Alliance Party throws its support behind Matt McCarten in Mana by-election

Former Alliance Party President Matt McCarten took the Alliance Party by surprise with his last minute decision to stand as an independent candidate in the Mana byelection with the support of UNITE Union.
However the Alliance is backing Matt’s campaign in the interests of a strong left challenge to National and Labour in the by election, despite having already selected its own candidate.

Alliance welcomes Court of Appeal ruling on election closing address

The Alliance Party has welcomed today’s Court of Appeal ruling that found in favour of the Alliance’s complaint on lack of broadcasting time in the 2008 general election.

Alliance Party co-leader Andrew McKenzie says the Electoral Commission did not allocate a television or radio closing address to the Alliance (and other non-parliamentary but registered parties) in the 2008 election.

The Alliance contested this decision but their case was dismissed in the High Court in Wellington.

The Court of Appeal has now upheld their appeal, holding that “Part 6 of the Broadcasting Act 1989 requires the Electoral Commission to allocate time for an opening address and time for a closing address to every political party that qualifies for allocation of time under the Broadcasting Act.”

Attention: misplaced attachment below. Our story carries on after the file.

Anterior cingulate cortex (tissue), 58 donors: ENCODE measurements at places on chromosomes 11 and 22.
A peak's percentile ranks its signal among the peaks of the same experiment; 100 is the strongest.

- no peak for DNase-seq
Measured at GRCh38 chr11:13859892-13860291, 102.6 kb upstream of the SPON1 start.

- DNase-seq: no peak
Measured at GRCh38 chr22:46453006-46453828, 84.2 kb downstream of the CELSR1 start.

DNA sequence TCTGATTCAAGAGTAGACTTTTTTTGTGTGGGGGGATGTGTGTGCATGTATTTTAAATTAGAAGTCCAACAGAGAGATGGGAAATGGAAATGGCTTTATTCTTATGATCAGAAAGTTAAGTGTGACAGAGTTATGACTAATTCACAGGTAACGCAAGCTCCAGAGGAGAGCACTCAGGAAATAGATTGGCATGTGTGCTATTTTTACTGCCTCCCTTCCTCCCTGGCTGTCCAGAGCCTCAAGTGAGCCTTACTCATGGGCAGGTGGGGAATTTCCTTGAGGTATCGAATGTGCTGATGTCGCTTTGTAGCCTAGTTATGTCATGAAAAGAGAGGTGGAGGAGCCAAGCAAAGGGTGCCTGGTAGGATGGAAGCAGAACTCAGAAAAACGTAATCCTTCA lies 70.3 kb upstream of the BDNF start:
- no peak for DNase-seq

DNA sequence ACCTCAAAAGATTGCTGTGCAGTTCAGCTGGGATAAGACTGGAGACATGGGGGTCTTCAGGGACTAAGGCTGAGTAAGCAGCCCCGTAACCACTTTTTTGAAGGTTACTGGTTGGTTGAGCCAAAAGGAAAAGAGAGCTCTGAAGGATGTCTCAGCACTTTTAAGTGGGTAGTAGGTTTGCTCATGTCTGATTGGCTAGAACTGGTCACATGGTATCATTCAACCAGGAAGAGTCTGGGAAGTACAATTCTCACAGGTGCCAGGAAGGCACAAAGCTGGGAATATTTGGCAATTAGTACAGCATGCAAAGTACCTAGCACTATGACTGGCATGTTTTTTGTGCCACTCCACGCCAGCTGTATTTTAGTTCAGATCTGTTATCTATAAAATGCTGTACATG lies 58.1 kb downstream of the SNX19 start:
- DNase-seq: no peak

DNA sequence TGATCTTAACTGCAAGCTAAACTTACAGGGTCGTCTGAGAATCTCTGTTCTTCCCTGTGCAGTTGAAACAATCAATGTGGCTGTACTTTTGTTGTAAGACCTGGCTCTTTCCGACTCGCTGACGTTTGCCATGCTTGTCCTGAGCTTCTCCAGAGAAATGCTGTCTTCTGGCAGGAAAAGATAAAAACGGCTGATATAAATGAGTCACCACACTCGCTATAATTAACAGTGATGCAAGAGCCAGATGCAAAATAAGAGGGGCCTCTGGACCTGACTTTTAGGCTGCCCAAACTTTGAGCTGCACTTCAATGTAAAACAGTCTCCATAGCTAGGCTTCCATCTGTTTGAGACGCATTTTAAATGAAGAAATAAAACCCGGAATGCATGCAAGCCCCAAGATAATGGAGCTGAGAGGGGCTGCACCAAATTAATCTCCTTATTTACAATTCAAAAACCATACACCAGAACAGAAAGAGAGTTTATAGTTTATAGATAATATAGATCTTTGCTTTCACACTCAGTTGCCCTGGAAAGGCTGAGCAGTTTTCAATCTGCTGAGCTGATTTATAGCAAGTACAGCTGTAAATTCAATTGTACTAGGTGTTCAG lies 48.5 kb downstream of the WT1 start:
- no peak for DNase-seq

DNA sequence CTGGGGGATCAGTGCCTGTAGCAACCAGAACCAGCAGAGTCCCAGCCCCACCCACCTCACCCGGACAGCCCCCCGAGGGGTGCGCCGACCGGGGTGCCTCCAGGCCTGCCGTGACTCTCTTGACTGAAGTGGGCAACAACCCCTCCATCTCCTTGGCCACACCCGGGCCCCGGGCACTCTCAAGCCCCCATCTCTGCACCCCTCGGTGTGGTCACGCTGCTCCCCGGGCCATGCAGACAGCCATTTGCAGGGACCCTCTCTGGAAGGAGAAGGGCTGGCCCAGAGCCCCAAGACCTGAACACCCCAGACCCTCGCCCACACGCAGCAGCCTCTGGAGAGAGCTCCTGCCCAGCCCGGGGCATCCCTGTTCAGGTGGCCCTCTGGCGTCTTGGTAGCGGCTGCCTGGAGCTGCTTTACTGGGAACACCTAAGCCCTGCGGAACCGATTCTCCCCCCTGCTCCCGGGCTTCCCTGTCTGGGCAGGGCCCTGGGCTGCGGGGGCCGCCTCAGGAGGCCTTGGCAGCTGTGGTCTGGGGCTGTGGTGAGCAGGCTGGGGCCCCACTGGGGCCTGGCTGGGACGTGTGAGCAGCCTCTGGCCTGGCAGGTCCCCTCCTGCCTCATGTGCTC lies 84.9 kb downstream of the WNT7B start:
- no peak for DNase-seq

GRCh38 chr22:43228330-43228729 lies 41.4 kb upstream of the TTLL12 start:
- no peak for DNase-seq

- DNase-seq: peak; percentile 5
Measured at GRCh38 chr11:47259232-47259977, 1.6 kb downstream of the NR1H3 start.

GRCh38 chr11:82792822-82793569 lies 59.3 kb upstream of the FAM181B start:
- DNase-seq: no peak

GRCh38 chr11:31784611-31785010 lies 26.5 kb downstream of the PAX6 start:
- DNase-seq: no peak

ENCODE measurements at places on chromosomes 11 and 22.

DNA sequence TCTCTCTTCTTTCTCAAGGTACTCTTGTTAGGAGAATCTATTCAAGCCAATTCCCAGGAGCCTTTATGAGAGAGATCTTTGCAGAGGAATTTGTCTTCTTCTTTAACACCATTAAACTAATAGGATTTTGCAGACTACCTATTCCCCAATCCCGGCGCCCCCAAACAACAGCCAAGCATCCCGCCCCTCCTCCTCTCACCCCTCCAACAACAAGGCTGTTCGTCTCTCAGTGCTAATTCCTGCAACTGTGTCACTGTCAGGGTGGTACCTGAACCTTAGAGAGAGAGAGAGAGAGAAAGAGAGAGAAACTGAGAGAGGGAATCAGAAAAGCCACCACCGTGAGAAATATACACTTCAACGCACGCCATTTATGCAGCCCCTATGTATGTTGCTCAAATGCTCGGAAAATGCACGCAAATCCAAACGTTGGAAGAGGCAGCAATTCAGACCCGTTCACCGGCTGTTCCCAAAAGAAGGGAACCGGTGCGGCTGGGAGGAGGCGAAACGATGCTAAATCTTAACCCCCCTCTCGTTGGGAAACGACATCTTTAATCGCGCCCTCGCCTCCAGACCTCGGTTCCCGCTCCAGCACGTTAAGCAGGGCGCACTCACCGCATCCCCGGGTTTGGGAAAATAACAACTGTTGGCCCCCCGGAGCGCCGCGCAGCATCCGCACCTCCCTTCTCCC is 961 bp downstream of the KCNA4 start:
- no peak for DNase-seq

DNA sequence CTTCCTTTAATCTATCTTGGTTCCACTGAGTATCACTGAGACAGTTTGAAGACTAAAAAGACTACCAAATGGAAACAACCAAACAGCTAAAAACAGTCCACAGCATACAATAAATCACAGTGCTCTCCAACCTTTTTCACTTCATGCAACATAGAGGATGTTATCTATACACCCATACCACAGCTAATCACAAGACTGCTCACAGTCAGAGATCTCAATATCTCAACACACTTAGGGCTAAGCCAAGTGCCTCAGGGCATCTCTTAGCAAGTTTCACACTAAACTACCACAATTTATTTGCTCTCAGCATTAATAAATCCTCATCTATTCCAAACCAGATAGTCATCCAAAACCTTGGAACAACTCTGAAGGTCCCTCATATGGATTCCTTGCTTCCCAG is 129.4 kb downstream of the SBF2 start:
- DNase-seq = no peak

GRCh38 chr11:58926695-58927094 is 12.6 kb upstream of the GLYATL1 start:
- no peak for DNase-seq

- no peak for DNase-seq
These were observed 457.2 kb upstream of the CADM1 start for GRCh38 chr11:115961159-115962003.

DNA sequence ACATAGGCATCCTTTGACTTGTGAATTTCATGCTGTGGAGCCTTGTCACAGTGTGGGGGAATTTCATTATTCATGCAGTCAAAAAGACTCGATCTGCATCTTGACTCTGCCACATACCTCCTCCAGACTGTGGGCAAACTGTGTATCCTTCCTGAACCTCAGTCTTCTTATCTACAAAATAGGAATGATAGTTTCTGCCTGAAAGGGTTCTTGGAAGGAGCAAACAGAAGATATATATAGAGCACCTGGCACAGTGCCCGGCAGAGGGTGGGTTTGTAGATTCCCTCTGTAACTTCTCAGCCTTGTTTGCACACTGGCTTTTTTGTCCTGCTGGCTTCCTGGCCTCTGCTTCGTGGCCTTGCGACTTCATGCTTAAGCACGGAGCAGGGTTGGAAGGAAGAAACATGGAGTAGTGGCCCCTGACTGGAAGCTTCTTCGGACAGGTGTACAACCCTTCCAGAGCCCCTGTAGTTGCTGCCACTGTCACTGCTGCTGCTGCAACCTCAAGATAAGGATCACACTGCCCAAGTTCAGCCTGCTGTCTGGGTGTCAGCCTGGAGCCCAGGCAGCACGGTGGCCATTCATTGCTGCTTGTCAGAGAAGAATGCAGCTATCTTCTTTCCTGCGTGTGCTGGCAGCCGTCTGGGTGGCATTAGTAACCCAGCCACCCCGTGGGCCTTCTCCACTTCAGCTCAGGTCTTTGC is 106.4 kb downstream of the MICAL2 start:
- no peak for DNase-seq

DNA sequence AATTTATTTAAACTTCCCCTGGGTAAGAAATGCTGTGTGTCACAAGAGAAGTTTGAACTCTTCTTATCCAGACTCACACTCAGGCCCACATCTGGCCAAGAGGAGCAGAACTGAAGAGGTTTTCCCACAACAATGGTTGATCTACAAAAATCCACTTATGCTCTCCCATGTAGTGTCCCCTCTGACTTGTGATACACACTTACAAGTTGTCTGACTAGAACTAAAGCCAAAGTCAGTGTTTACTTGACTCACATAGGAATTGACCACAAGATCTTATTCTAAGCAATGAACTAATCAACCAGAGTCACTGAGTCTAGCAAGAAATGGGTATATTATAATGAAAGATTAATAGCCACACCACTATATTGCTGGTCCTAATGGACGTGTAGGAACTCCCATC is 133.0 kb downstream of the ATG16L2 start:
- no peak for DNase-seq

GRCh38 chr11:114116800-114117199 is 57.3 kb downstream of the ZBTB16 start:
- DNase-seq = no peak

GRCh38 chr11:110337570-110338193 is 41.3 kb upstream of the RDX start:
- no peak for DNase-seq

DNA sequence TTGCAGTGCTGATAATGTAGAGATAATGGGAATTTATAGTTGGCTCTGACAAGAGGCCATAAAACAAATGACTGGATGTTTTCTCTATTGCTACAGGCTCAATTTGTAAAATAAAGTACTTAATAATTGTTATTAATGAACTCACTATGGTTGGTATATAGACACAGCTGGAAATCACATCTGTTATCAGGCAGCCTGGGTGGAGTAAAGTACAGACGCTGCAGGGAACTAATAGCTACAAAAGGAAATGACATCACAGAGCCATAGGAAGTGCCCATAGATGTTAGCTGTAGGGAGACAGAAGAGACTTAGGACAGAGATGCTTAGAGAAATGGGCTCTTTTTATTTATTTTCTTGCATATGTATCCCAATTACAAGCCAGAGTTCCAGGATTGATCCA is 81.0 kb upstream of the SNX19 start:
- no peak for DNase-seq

Mr McKenzie says it is useful that the law has been clarified and the issue was an important one for democratic expression, as a registered political party should receive fair opportunity to convey its policies to the public.

The Alliance accepted the Court of Appeal’s ruling that the outcome cast no doubt on the lawfulness of the 2008 general election, but had implications for future elections.

Alliance offers a new home for Progressive Party members

Alliance Party co leader Kay Murray says that with the announcement that the Progressive Party will no longer be contesting elections, the Alliance Party would welcome any Progressive’s and others who do not wish to take Jim Anderton’s advice and join the Labour Party.

“To all accounts the Progressive Party is winding up. Progressive members who do not feel at home with the Rogernomics style, right wing economic policies of Phil Goff’s Labour Party will find themselves more at home in the Alliance.”

Alliance Party policies including free healthcare and education, affordable housing, progressive taxation, and a liveable wage or benefit, would appeal to those disappointed with the final merging of the Progressive Party into the Labour Party, a process that had long ago occurred in all but name.

“It would make much more sense to join a party that believes in the same things as you do, rather than, as Mr Anderton suggests, join the Labour Party and try to persuade them to adopt your ideas. Labour hasn’t listened in the past so why would you expect them to listen in the future?” Continue reading